5 Matching Annotations
  1. Jul 2017
    1. Basic Intellectual Property Policy as stated in the Board of Regents of The University of Texas System, Regents' Rules and Regulations, Rule 90101.
    1. “Significant Use of University Resources”: The ABOR IP Policy specifically defines what constitutes “significant use of University resources.” Although the definition is detailed, it is logical—it does not cover simple use of a University-provided laptop or office space, for example, but generally does cover what is done on University time or in furtherance of University-related activities, such as research.

      From Board of Regents IP Policy: "“Significant Use of Board or University Resources” includes but is not limited to any of the following: use of research funding; use of funding allocated for asynchronous or distance learning programs; use of university-paid time within the employment period other than during sabbaticals or consulting as permitted under Board and university policies or except in the creation of scholarly works; assistance of support staff; use of telecommunication services beyond ordinary telephone services; use of university central computing resources; use of instructional design or media production services; access to and use of research equipment and facilities, or production facilities. The Board does not construe the use of office space, library resources, personal workstations, or personal computers as constituting significant use of university resources."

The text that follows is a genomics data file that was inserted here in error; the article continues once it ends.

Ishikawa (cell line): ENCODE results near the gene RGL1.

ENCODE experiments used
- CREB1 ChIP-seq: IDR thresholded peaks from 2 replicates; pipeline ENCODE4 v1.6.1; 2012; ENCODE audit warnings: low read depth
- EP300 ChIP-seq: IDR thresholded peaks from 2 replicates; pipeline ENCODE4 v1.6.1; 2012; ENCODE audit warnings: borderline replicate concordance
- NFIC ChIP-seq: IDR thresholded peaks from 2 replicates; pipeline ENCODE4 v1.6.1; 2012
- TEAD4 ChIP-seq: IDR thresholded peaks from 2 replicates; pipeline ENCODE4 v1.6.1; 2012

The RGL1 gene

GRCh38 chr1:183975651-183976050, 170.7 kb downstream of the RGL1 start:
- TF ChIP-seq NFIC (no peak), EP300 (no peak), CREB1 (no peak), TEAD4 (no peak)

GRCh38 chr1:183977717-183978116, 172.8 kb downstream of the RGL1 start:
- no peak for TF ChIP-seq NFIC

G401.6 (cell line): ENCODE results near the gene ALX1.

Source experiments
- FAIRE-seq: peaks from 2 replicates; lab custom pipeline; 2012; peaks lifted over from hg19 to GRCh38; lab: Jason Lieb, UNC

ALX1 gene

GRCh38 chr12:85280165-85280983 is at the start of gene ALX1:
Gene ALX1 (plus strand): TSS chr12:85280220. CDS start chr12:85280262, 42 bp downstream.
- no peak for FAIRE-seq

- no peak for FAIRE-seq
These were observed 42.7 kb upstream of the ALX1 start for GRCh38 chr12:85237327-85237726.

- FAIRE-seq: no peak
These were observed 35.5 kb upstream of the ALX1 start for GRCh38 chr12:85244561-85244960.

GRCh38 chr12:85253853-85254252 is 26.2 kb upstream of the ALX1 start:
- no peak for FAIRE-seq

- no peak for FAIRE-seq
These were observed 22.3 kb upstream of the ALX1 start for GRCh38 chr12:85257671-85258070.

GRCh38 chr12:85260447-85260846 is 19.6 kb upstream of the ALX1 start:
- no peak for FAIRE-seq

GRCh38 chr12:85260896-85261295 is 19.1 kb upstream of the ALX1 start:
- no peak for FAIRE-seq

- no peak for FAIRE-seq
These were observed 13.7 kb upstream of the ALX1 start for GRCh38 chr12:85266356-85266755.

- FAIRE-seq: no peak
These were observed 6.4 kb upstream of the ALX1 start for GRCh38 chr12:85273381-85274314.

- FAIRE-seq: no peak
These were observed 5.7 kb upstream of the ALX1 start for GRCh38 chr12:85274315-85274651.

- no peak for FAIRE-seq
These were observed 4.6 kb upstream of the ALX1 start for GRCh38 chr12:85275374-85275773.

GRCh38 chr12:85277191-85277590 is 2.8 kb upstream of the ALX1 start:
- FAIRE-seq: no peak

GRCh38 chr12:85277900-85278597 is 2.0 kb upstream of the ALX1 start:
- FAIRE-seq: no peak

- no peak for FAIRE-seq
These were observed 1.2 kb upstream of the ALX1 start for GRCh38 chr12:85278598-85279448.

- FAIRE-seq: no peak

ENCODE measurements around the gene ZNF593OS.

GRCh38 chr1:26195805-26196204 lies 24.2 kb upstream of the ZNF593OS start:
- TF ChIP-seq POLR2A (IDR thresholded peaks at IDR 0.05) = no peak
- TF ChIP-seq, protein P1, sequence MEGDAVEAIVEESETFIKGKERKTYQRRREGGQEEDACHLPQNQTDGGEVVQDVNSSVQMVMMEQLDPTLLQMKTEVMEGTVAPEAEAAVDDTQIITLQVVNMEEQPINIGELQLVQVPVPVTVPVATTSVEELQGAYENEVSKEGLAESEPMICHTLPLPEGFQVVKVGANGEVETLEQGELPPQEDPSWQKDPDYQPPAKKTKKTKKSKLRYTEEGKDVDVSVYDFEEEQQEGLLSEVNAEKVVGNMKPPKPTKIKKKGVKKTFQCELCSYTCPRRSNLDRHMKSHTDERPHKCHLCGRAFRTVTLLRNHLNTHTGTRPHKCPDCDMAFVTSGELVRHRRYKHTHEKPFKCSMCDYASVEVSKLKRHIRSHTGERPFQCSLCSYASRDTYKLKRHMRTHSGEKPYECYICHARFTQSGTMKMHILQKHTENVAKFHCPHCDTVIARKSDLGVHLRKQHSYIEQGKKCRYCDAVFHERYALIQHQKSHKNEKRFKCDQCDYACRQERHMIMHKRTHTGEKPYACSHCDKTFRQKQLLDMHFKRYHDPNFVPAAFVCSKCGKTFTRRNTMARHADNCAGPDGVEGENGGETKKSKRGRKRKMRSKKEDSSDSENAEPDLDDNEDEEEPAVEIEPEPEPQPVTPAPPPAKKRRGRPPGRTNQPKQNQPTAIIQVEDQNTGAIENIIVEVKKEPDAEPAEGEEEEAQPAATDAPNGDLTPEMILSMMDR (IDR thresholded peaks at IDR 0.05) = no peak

2. This University of Arizona Intellectual Property Policy (the “Policy”) explains, supplements, and implements the Arizona Board of Regents (ABOR) Intellectual Property Policy (6-908) for the University of Arizona (University).
    1. For purposes of this policy, “work made for hire” should be as defined by the American Association of University Professors (AAUP) Statement on Copyright.1 “Substantial use” means that the creator receives more than normal support for the project or receives time and/or resources specifically dedicated to the project.

      Footnote: The University of Kansas, Lawrence, will be guided specifically by that portion of the AAUP 1999 Statement on Copyright (AAUP Policy Documents & Reports, Tenth Edition, p.215, lines 15-21), that states, “Works created as a specific requirement of employment or as an assigned institutional duty that may, for example, be included in a written job description or an employment agreement, may be fairly deemed works made for hire. Even absent such prior written specification, ownership will vest in the college or university in those cases in which it provides the specific authorization or supervision for the preparation of the work. Examples are reports prepared by a dean or by the chair or members of a faculty committee, or college promotional brochures prepared by a director of admissions.”